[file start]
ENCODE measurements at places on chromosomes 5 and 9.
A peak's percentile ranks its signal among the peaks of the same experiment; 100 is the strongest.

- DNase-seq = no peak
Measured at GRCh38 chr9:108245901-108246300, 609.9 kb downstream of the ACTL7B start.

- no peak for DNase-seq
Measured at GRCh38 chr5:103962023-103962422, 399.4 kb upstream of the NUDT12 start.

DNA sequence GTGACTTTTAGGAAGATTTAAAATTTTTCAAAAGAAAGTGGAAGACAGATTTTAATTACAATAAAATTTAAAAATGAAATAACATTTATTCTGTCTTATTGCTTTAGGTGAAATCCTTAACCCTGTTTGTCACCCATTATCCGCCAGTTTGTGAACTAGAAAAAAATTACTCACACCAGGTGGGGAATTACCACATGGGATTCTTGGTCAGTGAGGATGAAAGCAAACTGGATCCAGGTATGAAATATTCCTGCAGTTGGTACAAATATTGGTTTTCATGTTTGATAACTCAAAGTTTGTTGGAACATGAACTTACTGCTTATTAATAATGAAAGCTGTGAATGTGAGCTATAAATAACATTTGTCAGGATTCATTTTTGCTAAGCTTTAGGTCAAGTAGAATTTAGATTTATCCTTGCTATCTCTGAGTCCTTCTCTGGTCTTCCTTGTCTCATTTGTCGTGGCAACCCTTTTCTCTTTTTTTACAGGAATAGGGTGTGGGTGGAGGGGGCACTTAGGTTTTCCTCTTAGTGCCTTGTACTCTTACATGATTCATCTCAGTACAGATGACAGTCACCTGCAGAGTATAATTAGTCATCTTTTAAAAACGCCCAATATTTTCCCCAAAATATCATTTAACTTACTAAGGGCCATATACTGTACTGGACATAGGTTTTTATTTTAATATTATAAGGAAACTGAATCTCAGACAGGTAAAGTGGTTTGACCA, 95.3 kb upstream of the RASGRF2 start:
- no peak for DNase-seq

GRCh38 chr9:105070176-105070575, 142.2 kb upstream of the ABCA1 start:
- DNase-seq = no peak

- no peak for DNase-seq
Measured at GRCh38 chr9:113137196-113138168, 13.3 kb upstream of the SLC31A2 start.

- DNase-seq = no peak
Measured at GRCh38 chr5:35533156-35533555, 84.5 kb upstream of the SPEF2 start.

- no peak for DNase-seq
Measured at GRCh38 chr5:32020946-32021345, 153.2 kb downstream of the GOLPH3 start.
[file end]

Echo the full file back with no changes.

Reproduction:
ENCODE measurements at places on chromosomes 5 and 9.
A peak's percentile ranks its signal among the peaks of the same experiment; 100 is the strongest.

- DNase-seq = no peak
Measured at GRCh38 chr9:108245901-108246300, 609.9 kb downstream of the ACTL7B start.

- no peak for DNase-seq
Measured at GRCh38 chr5:103962023-103962422, 399.4 kb upstream of the NUDT12 start.

DNA sequence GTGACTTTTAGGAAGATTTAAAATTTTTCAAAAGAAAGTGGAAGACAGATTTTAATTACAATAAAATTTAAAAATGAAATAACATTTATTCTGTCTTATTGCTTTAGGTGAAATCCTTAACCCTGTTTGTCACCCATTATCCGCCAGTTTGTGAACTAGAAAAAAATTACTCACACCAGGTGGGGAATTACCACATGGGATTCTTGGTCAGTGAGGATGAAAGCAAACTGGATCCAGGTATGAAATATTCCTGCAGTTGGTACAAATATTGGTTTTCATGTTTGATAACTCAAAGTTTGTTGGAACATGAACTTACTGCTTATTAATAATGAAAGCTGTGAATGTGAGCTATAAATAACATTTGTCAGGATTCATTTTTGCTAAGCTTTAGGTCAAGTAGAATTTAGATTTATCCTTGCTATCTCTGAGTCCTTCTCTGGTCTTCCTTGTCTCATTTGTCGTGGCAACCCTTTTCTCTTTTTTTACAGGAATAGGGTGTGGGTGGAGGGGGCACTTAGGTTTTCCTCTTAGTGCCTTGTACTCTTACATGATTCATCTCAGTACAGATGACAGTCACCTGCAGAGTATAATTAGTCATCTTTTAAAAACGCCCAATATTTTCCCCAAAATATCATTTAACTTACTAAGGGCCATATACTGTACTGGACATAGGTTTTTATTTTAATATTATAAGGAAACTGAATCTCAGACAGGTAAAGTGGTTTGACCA, 95.3 kb upstream of the RASGRF2 start:
- no peak for DNase-seq

GRCh38 chr9:105070176-105070575, 142.2 kb upstream of the ABCA1 start:
- DNase-seq = no peak

- no peak for DNase-seq
Measured at GRCh38 chr9:113137196-113138168, 13.3 kb upstream of the SLC31A2 start.

- DNase-seq = no peak
Measured at GRCh38 chr5:35533156-35533555, 84.5 kb upstream of the SPEF2 start.

- no peak for DNase-seq
Measured at GRCh38 chr5:32020946-32021345, 153.2 kb downstream of the GOLPH3 start.